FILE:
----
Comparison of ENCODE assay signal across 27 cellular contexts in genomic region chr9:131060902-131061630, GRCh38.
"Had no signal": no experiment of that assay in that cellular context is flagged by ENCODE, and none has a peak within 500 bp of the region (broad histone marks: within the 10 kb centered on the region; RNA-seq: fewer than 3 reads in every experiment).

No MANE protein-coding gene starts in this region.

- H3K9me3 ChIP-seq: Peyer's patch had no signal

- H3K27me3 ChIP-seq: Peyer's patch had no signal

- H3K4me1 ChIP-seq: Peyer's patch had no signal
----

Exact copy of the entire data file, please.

Comparison of ENCODE assay signal across 27 cellular contexts in genomic region chr9:131060902-131061630, GRCh38.
"Had no signal": no experiment of that assay in that cellular context is flagged by ENCODE, and none has a peak within 500 bp of the region (broad histone marks: within the 10 kb centered on the region; RNA-seq: fewer than 3 reads in every experiment).

No MANE protein-coding gene starts in this region.

- H3K9me3 ChIP-seq: Peyer's patch had no signal

- H3K27me3 ChIP-seq: Peyer's patch had no signal

- H3K4me1 ChIP-seq: Peyer's patch had no signal